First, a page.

In the past thirty years, gay, lesbian, bisexual, and transgender (GLBT) Jews have transformed the face of Judaism and Jewish communities in America. Following the feminist revolution of the 1960s and 1970s, GLBT Jews, sometimes referred to as queer Jews, have made significant changes in the way American Judaism and American Jewish communities address questions of family, identity, sexuality, and gender.
These same queer Jews are also at the forefront of the GLBT political movement that has remade the face of American culture, politics, and society. It is no accident that Jews are in the vanguard of such political activism, since queer Jews have a long history of working for queer rights. Magnus Hirschfeld, a German queer Jew, coined the term “transvestite” and inaugurated the first political movement for gay rights at the turn of the twentieth century. Another queer Jew, Mark Leno, pushed the San Francisco city council to pass a law requiring city health insurers to cover medical procedures particular to transgender people. Queer Jews are visible icons in American cinema, on the stage, and in literature; and a queer Jewish couple was the first same-sex pair to grace the pages of the New York Times’ Weddings/Celebrations page.
Queer Jews are also leading Jewish communities toward change, rather than waiting for those communities to act. Some communities are taking steps towards actively expanding their scope and programming to include this new constituency. In the San Francisco Bay Area, New York City, and other centers of progressive activism, queer Jewish issues are “hot” among mainstream Jewish organizations. In other metropolitan areas, queer Jews use mainstream organizations as incubators to develop their own institutions.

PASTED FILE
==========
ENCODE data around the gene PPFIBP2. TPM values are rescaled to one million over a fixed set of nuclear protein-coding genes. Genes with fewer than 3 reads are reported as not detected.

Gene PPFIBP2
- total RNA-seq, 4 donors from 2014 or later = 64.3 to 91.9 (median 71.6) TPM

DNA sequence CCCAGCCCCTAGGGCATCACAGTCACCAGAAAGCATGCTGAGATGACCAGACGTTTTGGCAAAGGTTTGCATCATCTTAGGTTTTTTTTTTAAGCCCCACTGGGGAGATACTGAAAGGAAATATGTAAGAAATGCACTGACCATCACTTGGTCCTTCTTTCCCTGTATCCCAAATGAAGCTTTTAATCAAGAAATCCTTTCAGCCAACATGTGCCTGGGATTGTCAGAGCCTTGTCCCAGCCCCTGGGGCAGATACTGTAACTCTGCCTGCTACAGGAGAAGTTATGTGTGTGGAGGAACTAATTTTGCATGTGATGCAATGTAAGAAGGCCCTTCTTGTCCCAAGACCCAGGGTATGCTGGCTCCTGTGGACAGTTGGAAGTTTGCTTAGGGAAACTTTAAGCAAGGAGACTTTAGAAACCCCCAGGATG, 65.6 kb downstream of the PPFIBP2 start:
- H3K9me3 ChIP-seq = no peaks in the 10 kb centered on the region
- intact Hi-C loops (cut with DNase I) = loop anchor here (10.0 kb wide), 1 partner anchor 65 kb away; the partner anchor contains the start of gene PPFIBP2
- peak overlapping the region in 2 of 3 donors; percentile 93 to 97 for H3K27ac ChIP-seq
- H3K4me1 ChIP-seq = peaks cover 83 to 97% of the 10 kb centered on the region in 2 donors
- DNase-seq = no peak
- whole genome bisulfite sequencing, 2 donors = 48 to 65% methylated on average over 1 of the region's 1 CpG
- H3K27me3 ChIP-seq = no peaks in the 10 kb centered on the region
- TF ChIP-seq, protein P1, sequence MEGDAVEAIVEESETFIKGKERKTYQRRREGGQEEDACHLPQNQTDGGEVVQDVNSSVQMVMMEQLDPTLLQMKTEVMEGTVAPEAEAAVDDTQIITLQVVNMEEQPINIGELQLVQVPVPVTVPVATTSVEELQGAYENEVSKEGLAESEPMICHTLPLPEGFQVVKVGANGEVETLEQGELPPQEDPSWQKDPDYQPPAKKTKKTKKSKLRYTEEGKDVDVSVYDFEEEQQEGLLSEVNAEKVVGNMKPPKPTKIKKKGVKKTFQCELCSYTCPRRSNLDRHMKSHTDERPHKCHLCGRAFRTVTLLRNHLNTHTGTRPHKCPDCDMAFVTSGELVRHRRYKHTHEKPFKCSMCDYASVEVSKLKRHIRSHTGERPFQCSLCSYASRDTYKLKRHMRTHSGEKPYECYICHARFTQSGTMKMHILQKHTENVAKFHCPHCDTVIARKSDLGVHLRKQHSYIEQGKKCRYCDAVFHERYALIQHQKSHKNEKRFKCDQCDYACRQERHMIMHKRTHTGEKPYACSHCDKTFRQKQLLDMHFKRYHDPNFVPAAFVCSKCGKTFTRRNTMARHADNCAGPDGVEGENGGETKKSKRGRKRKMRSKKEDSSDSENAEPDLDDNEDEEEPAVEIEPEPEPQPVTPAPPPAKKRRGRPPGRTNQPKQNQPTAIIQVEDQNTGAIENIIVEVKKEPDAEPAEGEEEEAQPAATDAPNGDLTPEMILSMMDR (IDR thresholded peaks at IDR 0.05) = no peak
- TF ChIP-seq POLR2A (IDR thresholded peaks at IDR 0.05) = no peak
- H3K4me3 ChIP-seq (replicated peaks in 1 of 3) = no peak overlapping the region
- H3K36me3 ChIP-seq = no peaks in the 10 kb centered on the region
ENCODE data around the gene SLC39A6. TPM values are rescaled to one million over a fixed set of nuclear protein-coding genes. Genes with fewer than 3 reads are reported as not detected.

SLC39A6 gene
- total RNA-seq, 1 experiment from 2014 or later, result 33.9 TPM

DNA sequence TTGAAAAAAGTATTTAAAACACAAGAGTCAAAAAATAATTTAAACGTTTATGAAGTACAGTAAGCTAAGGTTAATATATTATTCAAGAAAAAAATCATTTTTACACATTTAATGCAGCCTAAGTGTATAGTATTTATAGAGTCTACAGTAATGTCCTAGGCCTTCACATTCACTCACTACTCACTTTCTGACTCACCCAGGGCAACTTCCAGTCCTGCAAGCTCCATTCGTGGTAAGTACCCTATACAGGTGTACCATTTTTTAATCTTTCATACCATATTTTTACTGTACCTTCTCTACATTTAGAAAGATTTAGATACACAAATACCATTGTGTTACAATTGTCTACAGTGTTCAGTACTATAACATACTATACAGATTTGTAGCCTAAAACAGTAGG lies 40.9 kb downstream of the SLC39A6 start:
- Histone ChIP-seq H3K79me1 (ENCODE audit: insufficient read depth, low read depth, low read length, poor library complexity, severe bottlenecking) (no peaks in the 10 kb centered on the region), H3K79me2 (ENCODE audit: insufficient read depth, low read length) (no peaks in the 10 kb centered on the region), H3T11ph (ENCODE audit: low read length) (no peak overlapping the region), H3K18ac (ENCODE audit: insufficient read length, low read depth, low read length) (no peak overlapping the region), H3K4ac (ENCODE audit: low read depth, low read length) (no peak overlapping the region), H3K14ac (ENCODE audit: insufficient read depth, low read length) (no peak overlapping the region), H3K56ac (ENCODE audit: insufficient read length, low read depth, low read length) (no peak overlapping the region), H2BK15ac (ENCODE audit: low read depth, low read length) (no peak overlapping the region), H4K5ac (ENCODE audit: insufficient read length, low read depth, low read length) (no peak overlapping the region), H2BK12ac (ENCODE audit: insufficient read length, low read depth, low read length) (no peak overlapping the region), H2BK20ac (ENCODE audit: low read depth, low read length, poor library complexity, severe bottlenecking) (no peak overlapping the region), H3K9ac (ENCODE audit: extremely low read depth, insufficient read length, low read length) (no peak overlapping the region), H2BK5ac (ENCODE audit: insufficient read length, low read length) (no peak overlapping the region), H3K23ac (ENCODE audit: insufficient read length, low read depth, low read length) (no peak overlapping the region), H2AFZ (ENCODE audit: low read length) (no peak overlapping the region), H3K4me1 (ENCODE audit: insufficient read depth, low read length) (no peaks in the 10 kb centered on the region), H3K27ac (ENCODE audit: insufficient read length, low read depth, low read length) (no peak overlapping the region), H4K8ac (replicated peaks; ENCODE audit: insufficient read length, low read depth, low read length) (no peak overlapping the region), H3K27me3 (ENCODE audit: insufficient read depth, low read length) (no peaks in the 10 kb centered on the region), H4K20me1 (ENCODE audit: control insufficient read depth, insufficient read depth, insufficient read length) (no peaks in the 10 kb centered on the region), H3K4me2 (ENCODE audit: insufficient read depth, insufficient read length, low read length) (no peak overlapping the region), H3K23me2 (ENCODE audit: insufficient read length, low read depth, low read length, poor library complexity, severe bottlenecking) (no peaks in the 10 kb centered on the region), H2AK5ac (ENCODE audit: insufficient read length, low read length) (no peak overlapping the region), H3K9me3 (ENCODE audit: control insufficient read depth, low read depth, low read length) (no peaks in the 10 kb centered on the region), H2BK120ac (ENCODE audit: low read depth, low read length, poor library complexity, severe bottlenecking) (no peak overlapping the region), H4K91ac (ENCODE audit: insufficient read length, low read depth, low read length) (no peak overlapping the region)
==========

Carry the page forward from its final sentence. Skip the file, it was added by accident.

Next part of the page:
One of the most visible changes in American Judaism in the past 15 years came when two of the country’s largest rabbinic organizations, the Reform movement’s Central Conference of American Rabbis and the Reconstructionist Rabbinic Council, gave their rabbis permission to perform same-sex Jewish weddings. The rabbinical seminaries for both of these institutions ordain gay rabbis. The Conservative movement still does not allow openly gay rabbinic students to be ordained, but seems to have adopted a de facto “don’t ask, don’t tell” policy. From all edges of Jewish society, queer Jews are pushing mainstream Jewish institutions to accommodate and adapt to the presence of queer Jews, and to do so with dignity and respect.
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